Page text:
On Kurd media – Kurd media channels / Pro German Philosopher Juergen Habermas

On Kurd media – Kurd media channels / Pro Herman Pilosopher Juergen Habermas /  02 Sep 2013 0 – Interview with Harem Karem: Interviewed by Aras Ahmed Mhamad

AM: How do you define the Kurdish media (mass media) in general terms?

HK: Mass media comprises many different forms of communication through which people send and receive information; in most cases, it’s in the form of one-to-many. Whether it’s print: books, newspapers, and magazines etc… or electronic: internet, television, radio etc… mass media is imperative to a healthy democracy, where individuals are informed, aware, and debate the present issues of their society.

The historical transformation of the public sphere onto the internet in the past decade and the mass media revolution that has taken place throughout the planet, has also changed the Kurdish media to an exponentially larger ecosystem – both traditional print as well as electronic. This however, has side-effects too. Due to the fact that we all see and hear the same things at the same time, we are inevitably bound to conformism. Thus the mass media and globalisation has reduced the effectiveness of the public sphere.

AM:  How do you observe and evaluate the current media situation in the Kurdistan Region?

HK: Kurdish media in general is heavily politicized. There is more echoing of one another, misinformation and unnecessary attribution to anonymous sources than grassroots journalism. Individuals have – to a large degree – jumped on the bandwagon without a professional journalist background (often operating in the form of media activism); political parties as well as powerful individuals affiliated with the oligarchs also have their own media outlets with large budgets while the independents are outnumbered, lacking funds and proper tools and training.

One could argue that this has confused, misinformed, and disillusioned the masses more than ever. In other words, the media landscape in the Kurdistan region has changed in the past decade or so from disastrous to shambolic. There are two main media hubs in the region, one in Hawler and the other in Slemani, which all goes back to the civil-war era of 1994-1998, when Hawler was known as the ‘yellow zone’ and Slemani as the ‘green zone’. Both the PUK and KDP had their own media outlets (they still do) and were in a constant war of words while the civil-war was on-going. Despite the fact that both are currently allies and in a coalition government, in practice these zones are managed differently and therefore the difference can also be noted within the media. Furthermore, in the yellow zone, press freedom has always been more restricted than in the green zone.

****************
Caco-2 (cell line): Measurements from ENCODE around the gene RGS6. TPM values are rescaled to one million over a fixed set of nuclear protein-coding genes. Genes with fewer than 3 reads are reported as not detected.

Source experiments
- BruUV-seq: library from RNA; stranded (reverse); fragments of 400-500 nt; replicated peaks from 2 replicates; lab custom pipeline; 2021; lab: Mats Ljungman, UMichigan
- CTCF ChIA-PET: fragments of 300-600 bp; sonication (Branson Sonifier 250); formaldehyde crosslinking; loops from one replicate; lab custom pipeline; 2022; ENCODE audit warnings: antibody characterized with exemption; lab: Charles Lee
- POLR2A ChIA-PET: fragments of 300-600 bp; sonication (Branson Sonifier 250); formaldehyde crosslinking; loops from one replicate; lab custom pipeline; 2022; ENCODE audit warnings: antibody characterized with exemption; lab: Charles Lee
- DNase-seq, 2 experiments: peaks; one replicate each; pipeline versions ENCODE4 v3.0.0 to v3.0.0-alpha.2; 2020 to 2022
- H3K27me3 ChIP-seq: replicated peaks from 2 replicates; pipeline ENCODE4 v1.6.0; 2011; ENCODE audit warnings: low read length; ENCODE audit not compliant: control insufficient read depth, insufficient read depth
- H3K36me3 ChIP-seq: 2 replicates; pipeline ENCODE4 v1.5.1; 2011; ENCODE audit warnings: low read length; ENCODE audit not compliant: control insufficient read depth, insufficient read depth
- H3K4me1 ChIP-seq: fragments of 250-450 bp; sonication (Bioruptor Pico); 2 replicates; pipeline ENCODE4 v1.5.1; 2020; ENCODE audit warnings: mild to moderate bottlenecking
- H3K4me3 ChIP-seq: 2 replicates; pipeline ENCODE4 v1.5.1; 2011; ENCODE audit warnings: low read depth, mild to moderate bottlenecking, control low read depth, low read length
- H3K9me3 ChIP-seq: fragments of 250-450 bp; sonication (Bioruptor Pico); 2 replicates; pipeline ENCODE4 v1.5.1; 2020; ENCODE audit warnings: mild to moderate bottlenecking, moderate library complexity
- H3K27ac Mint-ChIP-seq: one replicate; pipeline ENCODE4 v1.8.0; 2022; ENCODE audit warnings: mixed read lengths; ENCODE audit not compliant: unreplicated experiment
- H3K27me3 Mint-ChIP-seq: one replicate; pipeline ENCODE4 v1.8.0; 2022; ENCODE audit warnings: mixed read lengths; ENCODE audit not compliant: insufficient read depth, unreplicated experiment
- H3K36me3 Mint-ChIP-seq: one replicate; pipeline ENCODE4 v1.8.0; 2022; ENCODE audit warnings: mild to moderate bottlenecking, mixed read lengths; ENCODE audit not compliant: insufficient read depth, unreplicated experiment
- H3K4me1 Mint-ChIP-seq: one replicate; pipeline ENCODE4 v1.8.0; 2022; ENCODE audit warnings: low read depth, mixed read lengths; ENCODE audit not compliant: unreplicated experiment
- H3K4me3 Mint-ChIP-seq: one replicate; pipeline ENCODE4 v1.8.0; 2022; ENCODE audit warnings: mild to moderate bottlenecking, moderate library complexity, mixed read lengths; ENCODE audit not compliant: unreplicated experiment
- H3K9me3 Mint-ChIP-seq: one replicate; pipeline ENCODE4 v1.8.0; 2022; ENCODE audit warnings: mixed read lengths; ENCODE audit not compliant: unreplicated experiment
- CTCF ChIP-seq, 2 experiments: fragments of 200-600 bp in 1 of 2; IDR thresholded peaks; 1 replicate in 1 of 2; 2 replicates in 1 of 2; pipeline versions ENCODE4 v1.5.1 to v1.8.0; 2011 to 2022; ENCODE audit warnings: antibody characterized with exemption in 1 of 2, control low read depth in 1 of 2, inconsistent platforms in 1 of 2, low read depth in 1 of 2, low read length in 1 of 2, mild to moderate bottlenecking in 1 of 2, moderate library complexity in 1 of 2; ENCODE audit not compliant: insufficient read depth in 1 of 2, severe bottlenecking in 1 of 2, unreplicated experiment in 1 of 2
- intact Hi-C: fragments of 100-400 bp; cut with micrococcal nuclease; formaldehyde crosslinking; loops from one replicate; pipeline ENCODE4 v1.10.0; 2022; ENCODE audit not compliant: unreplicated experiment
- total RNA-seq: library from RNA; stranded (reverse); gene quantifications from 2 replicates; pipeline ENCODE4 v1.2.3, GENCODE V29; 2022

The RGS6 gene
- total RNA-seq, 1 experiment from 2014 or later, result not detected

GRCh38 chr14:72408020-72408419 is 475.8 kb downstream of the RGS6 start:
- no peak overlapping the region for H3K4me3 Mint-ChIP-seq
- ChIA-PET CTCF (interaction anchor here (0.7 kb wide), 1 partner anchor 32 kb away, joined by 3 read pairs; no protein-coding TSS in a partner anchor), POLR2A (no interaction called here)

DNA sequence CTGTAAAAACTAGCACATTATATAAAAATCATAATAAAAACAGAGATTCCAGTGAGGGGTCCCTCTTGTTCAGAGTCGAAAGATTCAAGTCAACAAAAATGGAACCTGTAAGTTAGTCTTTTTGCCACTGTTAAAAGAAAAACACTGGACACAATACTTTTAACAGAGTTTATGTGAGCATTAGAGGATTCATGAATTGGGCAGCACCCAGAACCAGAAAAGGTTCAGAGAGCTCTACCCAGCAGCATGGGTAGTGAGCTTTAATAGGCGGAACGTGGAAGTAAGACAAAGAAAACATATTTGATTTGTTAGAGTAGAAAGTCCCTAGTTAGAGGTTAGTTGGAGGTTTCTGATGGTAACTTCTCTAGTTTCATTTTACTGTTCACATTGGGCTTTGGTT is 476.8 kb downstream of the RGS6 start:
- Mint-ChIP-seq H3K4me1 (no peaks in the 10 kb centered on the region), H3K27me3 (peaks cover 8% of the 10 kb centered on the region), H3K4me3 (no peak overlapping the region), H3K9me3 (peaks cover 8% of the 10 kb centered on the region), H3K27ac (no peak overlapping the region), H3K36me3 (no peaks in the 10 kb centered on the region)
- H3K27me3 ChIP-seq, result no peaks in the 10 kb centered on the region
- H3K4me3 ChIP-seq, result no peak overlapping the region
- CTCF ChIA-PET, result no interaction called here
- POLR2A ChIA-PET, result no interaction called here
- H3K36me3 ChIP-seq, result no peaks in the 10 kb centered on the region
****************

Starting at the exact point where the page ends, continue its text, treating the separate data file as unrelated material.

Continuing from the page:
AM:   How many types of media are there in South Kurdistan?

HK: Beyond the traditional media outlets – television, radio, newspapers and magazines – digital journalism seems very popular and effective. Thus citizen journalism has newly emerged like in any other part of the planet. Citizen journalism can be in the form of blogging, alternative journalism, network journalism, and social media. Individuals are in possession of tools that are used to communicate and inform one another of contemporary issues concerning their society and often motivated by one of the following factors: desire to be in control of the news, facts-checking and disproving news stories produced by the mainstream media, holding powerful organizations to account, ideology, social justice issues, dissatisfaction with the main stream media, informing the public and/or a sense of participation. Generally, there are two different types of citizen journalism: Semi-Independent network journalism and independent citizen journalism. The former usually run blogs and through others’ contributions turn the blog into a mini outlet and therefore is semi-independent. They often cooperate with the mainstream media, particularly during natural disasters, terrorist attacks, wars, and other events etc… as well as consulting readers on performance and coverage. Semi-independent citizen journalists are often hiring professional technology experts, editors and reporters to run the blog with them. We have countless examples of this, many of which are setup and managed by Kurds of the diaspora.